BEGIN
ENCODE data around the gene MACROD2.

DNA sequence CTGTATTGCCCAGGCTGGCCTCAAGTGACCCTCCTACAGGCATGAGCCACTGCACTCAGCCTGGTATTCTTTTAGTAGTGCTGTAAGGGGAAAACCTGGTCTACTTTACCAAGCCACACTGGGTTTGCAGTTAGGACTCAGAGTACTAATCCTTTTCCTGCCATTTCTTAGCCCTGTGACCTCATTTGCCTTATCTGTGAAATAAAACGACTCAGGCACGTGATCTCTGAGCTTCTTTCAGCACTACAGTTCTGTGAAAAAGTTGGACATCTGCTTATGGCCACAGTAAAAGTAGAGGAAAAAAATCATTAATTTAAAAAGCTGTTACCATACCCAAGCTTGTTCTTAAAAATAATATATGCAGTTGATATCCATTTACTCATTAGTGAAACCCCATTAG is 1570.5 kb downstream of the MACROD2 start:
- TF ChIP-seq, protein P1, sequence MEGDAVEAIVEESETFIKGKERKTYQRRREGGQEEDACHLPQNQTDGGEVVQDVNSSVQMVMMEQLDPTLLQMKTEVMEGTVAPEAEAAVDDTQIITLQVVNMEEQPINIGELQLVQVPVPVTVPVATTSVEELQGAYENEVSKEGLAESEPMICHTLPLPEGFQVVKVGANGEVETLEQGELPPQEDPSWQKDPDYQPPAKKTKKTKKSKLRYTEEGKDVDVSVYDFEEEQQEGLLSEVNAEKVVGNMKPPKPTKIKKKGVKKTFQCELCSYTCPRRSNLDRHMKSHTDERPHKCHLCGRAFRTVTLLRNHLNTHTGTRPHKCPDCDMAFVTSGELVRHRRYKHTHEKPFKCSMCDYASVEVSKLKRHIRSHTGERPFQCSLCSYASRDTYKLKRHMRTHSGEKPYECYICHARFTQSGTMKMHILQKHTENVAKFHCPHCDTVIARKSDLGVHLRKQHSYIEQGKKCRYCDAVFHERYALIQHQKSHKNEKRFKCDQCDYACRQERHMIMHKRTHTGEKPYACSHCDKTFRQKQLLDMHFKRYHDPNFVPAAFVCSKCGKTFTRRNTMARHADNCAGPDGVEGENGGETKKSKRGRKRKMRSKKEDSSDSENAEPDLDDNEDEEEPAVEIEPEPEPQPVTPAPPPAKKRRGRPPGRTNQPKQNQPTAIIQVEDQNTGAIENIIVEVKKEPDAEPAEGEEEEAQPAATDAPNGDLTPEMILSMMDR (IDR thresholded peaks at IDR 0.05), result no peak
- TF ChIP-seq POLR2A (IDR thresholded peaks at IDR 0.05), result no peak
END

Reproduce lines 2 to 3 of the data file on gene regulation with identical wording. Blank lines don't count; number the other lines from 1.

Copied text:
DNA sequence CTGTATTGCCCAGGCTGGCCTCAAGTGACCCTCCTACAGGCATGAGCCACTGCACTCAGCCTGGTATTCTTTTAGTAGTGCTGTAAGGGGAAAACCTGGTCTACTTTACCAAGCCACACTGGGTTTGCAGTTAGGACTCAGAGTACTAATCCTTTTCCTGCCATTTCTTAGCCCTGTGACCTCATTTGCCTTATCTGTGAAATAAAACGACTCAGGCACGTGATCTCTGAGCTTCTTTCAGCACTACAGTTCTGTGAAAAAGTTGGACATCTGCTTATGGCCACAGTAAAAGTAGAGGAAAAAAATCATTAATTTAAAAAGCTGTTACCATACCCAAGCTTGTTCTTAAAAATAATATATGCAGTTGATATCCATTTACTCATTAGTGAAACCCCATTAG is 1570.5 kb downstream of the MACROD2 start:
- TF ChIP-seq, protein P1, sequence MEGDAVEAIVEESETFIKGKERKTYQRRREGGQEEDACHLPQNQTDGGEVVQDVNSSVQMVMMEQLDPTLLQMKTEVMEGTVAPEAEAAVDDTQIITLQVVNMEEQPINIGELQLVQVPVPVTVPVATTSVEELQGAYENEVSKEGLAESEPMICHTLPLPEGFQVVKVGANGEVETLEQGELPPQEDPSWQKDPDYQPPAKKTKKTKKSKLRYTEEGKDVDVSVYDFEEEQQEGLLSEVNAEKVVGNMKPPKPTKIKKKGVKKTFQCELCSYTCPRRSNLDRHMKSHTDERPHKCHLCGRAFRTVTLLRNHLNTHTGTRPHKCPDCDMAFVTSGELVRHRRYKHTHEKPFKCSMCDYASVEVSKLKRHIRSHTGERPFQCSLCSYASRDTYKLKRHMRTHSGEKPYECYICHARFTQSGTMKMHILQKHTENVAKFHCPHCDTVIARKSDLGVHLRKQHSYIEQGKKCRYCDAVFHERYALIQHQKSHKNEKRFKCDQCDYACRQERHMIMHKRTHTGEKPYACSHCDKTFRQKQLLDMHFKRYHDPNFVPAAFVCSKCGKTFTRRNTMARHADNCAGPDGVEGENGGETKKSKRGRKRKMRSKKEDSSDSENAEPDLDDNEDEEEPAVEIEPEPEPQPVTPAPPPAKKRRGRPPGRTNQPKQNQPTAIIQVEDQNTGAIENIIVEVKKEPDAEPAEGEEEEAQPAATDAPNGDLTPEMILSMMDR (IDR thresholded peaks at IDR 0.05), result no peak